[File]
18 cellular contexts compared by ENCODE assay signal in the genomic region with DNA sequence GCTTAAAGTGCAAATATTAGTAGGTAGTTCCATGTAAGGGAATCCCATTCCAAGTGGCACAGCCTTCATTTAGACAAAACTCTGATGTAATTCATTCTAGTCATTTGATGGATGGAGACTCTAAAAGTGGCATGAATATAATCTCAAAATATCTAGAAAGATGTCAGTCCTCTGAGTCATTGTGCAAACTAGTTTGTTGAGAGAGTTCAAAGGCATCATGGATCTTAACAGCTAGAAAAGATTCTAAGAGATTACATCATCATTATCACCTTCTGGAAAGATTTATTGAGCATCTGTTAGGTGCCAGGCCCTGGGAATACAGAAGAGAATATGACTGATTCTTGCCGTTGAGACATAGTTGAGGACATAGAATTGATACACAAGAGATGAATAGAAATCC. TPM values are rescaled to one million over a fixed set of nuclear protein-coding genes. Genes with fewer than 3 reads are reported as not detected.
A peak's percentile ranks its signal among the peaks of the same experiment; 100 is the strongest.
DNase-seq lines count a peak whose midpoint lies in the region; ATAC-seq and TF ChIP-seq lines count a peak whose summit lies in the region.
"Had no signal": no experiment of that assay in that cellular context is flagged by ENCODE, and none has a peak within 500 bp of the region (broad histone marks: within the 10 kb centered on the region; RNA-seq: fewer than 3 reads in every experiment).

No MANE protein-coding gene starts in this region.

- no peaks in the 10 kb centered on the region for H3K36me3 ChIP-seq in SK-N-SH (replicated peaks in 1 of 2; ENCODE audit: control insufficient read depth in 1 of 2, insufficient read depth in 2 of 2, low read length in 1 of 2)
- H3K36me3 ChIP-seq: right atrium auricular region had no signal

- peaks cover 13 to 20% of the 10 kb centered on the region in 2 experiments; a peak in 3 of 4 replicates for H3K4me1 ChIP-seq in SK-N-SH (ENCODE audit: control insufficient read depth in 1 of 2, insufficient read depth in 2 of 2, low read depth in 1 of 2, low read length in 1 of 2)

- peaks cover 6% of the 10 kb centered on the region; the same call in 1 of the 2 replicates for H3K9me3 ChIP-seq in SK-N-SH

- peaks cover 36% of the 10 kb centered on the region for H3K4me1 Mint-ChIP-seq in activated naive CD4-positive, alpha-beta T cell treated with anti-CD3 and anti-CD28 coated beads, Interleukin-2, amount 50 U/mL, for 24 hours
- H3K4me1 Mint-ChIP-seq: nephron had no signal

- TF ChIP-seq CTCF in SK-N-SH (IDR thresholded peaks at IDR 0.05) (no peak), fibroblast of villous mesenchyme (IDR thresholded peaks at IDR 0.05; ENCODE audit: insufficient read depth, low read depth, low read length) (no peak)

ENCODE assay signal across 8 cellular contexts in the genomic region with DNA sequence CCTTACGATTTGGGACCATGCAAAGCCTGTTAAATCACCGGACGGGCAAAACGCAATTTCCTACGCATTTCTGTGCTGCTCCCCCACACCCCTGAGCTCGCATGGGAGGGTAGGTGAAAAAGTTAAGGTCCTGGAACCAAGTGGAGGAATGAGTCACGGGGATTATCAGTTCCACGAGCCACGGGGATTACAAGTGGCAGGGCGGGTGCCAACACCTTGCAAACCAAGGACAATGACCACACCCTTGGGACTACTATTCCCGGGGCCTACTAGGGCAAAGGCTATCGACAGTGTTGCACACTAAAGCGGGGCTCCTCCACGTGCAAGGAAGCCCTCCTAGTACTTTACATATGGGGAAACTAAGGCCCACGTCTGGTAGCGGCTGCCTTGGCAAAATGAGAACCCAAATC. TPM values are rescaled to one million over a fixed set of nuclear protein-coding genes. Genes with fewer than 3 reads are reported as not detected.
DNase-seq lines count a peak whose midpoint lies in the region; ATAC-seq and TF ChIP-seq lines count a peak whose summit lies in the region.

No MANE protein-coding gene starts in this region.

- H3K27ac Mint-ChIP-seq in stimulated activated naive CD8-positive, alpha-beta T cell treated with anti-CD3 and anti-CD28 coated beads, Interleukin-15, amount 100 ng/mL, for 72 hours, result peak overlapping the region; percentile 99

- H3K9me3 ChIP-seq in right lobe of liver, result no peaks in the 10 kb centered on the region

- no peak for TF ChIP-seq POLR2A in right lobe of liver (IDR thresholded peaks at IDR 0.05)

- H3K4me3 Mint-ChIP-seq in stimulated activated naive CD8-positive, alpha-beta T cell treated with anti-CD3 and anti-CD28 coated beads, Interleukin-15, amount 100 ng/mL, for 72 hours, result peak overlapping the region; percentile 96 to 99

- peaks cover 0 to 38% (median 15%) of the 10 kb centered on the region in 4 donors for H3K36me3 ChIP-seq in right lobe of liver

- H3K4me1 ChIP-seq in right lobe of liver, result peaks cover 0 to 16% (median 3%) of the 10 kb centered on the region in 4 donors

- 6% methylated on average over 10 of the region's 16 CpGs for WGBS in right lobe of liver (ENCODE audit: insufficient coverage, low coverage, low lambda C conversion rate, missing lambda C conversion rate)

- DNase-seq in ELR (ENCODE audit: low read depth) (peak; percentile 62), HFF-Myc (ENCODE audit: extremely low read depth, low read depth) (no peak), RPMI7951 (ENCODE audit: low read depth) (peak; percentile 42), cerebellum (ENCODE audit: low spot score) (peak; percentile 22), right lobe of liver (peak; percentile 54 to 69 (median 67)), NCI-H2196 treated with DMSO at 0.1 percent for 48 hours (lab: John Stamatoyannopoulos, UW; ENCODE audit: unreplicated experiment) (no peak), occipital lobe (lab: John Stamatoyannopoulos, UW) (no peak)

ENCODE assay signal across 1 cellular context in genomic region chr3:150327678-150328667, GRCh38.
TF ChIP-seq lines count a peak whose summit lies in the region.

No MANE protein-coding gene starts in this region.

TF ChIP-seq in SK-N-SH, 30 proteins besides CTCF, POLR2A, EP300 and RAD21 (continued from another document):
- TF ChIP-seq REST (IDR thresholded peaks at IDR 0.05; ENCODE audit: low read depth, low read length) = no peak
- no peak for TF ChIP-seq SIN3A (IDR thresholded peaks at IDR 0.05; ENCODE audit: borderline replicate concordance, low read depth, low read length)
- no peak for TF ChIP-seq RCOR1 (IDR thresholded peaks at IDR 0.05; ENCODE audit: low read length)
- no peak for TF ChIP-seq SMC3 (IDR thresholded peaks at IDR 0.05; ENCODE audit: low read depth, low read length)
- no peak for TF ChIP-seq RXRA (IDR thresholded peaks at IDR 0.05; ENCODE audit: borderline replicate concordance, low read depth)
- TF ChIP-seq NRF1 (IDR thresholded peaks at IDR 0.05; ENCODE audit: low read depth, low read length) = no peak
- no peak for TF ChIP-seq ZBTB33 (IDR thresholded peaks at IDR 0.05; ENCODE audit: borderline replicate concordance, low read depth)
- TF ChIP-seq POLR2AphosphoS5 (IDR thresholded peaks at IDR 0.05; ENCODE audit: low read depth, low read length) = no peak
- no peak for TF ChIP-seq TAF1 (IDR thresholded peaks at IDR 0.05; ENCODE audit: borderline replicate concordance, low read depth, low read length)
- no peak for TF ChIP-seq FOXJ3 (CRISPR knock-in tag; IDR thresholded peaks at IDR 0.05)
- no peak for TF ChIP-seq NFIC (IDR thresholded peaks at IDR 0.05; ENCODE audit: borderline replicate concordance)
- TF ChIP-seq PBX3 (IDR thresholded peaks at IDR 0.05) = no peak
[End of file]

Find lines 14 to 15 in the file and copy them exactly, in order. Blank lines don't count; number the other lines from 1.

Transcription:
DNase-seq lines count a peak whose midpoint lies in the region; ATAC-seq and TF ChIP-seq lines count a peak whose summit lies in the region.

No MANE protein-coding gene starts in this region.